Republican’s Popular Vote Loss Is A Bad Sign

As the smoke clears on the 2016 presidential election, the shock of Donald Trump’s come-from-behind victory over Hillary Clinton is wearing off and the statistics are beginning to be analyzed and studied. Two facts have already emerged that should chill Republicans to the bone.

First is the fact that the Electoral College system saved Donald Trump. At the time of this writing, Hillary Clinton leads the popular vote by 59.8 million to 59.6 million according to Google. Clinton won more than 200,000 more votes than Trump thanks to large victories in states like California and New York. In contrast, Trump’s margin in red states rich in electoral votes was slim. In Texas, Trump won by 10 percent compared to 16 percent for Mitt Romney in 2012 according to CNN records.

Trump’s victory turned on his ability to win swing states and flip Michigan and Wisconsin, historically Democratic states. His margin of victory in these states was razor thin. In both states, he won by less than one percent.

The fact that Trump lost the popular vote is even more problematic because it is the second time in 20 years that a Republican president has won the Electoral College, but lost the popular vote. Of the last five elections, Republicans have won three, but lost the popular vote twice. A political party that wins elections without a majority vote is in almost as much trouble as a party that loses outright.

Second, Trump received more than a million fewer votes than Mitt Romney did in 2012. Missing Republicans were a reality in 2016. In Trump’s favor was the fact that there were more missing Democrats than Republicans. Hillary Clinton received more than 5 million votes fewer than Barack Obama in 2012.

The fact that Democrats won more votes, even with 5 million missing voters, is a warning that Republicans need to expand their base and broaden their appeal. Donald Trump’s victory relied heavily on turnout from white men without a college degree. This is the only demographic that Trump won handily according to exit polls, although he did benefit from fewer minority voters voting for Clinton than for Barack Obama in 2012.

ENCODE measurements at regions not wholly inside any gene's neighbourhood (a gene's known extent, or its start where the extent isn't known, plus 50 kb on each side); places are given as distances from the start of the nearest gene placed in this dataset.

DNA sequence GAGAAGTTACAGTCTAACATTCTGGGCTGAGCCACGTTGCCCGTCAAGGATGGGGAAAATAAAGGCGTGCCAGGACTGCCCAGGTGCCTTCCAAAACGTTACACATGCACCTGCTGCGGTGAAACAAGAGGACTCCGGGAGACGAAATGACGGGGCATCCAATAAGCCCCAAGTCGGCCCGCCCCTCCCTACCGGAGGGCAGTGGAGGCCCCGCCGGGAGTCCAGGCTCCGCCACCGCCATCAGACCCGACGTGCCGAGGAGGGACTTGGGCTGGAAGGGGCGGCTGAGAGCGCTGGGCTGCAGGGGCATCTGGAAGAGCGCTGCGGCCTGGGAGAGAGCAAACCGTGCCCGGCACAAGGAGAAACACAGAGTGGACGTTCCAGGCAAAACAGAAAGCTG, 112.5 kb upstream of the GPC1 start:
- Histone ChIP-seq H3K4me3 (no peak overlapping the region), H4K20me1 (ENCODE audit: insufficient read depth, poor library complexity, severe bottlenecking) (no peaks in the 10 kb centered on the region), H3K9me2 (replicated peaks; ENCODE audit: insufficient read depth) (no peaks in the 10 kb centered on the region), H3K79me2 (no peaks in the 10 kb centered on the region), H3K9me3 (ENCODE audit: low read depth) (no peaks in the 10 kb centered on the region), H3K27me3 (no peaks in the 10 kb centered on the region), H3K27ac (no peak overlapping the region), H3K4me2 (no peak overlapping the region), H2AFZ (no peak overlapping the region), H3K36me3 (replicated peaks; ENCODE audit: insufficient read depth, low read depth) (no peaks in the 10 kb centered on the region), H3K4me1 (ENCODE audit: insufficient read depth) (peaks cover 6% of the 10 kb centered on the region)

Not all future Democrat candidates will be as weak as Hillary Clinton, who was nominated by the party machinery even with a possible indictment hanging over her head. Republicans must do more to expand their outreach to minorities and the urban areas of the East and West Coasts.

Republicans can rightfully celebrate a hard-fought victory in the election. The joy, however, should be tempered with the knowledge that more people rejected their candidate than voted for him. Trump’s victory may be no more than a reprieve unless Republicans can win new voters.

Republicans have four years to persuade the voters that rejected Trump this year. The future of the party hinges on the bet that the Republican leadership made on Donald Trump and his ability to repair the mess of the Obama years. If Donald Trump doesn’t deliver the change that the people have asked for, it will be the already unpopular Republican Party that takes the blame.

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David Thornton

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